The risks associated with over-the-counter (OTC) derivatives were the key contributing factor to the 2007/2008 global financial crisis. Therefore financial institutions worldwide have drastically shifted the focus of their risk management
towards counterparty credit risk (CCR), i.e., the risk associated with a counterparty default before the end of an OTC contract.
Several CCR measures are in use in practice, e.g., credit valuation adjustment (CVA), and international regulatory frameworks (i.e. Basel III) introduced more measures and increased the computational complexity. In addition, banks are
striving to quickly respond to market and regulatory changes through flexible in-house software. This makes fast and maintainable software implementations essential.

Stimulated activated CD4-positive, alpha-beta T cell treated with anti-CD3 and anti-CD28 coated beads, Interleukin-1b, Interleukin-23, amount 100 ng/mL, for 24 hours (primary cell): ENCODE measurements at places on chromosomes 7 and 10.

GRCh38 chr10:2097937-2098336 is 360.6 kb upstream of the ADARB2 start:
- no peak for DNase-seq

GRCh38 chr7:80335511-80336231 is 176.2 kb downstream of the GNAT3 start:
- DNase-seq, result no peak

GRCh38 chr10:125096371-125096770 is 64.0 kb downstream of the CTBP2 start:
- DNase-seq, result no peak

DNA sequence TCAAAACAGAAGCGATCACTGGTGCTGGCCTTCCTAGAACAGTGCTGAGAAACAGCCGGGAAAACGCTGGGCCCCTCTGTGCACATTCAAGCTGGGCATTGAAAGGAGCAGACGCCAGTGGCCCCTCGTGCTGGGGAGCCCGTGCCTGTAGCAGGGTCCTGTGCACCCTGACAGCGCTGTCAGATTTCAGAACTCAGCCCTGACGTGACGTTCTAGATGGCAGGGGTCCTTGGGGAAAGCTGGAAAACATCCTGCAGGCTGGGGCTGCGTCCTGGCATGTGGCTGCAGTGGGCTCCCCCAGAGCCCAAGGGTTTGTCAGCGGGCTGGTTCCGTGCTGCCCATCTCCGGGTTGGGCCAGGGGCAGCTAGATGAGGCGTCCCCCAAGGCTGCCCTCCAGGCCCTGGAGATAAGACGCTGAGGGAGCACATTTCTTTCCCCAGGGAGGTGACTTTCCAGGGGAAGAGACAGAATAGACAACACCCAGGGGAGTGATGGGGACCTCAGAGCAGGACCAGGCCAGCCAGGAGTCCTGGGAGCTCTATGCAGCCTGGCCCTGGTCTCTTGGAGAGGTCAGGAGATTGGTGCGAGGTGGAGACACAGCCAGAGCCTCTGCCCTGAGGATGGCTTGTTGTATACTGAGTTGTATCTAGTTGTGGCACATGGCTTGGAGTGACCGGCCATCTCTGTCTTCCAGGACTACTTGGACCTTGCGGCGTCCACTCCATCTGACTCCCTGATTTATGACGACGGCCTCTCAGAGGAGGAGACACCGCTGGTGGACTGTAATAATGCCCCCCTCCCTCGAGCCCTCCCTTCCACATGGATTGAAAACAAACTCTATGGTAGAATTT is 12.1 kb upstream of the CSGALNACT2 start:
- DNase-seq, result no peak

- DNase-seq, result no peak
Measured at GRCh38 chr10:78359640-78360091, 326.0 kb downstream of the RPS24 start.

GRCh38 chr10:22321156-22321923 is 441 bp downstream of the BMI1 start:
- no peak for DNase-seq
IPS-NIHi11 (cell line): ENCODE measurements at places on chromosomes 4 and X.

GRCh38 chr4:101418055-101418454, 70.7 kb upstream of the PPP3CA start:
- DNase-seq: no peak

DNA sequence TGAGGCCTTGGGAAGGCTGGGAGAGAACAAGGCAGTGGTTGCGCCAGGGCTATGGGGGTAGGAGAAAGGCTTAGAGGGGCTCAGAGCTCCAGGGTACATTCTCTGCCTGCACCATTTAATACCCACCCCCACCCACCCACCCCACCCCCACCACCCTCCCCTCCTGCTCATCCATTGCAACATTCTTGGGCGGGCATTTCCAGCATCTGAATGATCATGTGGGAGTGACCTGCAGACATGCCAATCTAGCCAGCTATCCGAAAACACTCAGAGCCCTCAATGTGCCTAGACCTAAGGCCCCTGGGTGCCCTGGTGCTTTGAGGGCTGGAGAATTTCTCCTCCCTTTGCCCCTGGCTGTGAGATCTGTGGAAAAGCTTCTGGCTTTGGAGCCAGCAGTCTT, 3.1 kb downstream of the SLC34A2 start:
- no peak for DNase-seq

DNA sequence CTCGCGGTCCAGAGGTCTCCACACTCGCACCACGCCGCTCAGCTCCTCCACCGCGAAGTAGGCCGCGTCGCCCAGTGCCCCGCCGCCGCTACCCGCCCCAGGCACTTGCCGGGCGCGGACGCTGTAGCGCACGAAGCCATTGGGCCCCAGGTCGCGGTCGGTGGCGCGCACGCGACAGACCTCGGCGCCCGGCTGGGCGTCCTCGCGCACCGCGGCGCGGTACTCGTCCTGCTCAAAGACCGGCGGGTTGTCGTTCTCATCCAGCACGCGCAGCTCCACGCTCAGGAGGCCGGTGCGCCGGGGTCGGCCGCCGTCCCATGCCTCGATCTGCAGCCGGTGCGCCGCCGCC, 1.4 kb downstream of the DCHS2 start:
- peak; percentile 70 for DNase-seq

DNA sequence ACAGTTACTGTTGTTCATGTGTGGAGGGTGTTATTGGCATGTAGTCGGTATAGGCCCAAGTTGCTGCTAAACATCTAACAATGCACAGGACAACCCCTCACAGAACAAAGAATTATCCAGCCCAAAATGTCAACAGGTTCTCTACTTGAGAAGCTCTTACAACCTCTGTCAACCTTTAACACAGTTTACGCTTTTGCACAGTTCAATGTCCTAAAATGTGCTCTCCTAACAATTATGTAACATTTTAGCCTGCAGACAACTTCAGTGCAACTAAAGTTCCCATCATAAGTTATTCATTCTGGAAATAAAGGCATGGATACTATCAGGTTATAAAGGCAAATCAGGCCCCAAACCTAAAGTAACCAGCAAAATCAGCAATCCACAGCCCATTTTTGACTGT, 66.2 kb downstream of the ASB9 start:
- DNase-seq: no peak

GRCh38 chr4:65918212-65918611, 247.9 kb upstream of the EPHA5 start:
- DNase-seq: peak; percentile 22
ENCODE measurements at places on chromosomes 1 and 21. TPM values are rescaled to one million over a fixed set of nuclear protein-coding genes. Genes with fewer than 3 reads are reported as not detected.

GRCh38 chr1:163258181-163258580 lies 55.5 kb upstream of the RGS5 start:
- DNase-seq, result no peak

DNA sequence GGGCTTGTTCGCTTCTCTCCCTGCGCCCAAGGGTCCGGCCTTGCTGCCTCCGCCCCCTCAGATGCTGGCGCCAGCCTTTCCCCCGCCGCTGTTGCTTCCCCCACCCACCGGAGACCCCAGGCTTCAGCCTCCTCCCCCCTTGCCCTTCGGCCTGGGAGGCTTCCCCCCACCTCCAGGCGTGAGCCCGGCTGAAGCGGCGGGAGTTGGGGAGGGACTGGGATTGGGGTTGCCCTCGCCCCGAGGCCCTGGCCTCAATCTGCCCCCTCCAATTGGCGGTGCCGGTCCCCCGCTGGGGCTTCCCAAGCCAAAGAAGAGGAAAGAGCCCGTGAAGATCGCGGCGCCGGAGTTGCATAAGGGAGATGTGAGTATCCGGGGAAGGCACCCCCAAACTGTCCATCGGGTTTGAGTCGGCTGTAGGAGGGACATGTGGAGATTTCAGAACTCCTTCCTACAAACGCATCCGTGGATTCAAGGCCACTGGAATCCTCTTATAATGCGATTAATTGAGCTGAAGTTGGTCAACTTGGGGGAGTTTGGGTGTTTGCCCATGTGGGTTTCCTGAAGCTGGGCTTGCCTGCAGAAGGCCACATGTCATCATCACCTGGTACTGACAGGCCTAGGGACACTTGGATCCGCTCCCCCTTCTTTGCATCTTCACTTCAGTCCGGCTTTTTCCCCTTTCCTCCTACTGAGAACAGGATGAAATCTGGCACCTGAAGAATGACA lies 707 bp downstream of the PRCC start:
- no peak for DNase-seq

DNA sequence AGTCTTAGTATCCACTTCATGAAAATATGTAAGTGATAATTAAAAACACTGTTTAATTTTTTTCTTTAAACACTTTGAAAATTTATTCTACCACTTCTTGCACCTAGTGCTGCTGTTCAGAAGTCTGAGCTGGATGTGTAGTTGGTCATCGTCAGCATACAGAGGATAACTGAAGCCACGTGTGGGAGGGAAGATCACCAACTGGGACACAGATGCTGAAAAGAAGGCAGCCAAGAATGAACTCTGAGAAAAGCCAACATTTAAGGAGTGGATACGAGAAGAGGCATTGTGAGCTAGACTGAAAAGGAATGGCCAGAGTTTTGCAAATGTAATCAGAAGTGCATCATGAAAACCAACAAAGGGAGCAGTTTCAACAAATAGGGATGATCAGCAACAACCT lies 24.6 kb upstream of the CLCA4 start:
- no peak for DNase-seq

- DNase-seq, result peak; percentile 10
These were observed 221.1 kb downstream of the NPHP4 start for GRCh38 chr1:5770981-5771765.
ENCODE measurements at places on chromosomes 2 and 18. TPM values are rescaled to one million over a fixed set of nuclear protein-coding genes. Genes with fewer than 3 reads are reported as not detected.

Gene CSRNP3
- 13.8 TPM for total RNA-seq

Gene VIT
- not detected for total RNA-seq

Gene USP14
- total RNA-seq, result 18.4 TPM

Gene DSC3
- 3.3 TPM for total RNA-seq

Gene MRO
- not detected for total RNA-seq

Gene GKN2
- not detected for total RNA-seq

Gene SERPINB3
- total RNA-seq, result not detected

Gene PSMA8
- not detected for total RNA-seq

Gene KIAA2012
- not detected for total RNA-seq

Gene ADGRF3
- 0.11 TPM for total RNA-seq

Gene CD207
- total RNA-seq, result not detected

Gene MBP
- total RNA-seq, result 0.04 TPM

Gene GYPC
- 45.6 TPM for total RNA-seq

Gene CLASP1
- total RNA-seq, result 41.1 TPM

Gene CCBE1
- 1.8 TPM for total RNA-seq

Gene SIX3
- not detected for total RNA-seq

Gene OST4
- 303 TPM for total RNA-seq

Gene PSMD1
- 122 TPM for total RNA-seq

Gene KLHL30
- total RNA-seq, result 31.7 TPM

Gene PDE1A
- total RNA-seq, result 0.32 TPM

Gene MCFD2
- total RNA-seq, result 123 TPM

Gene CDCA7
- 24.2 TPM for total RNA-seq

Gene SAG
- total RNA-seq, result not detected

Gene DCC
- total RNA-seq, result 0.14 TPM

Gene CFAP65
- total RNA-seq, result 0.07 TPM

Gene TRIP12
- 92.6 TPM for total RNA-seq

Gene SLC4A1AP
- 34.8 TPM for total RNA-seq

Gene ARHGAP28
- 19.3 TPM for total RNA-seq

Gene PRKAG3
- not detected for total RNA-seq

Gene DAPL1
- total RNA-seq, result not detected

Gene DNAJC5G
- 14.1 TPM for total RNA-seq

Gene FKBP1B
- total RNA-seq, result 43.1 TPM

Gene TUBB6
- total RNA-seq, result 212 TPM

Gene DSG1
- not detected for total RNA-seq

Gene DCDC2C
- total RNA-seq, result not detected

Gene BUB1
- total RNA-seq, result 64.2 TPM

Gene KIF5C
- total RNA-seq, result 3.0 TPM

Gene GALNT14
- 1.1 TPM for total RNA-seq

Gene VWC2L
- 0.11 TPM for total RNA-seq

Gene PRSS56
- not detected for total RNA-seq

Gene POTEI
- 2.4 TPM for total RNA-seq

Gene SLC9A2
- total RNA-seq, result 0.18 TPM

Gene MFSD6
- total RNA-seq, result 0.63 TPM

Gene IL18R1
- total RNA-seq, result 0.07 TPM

This white paper examines the implementation of CVA algorithms. It outlines their typical structure and explains how the increasing complexity in the algorithms consumes vast computing resources. It is shown how such algorithms are typically implemented in C++ and executed in a grid infrastructure, before introducing how great speed-ups can be achieved. Using a real-world case study from a tier-one investment bank, the paper demonstrates how performance can be doubled on an existing CPU grid infrastructure and how a ten-fold speed-up can be achieved with a combination of CPU and GPU resources. Such speedups are achieved while keeping the developer productivity high, cutting the total cost of ownership.
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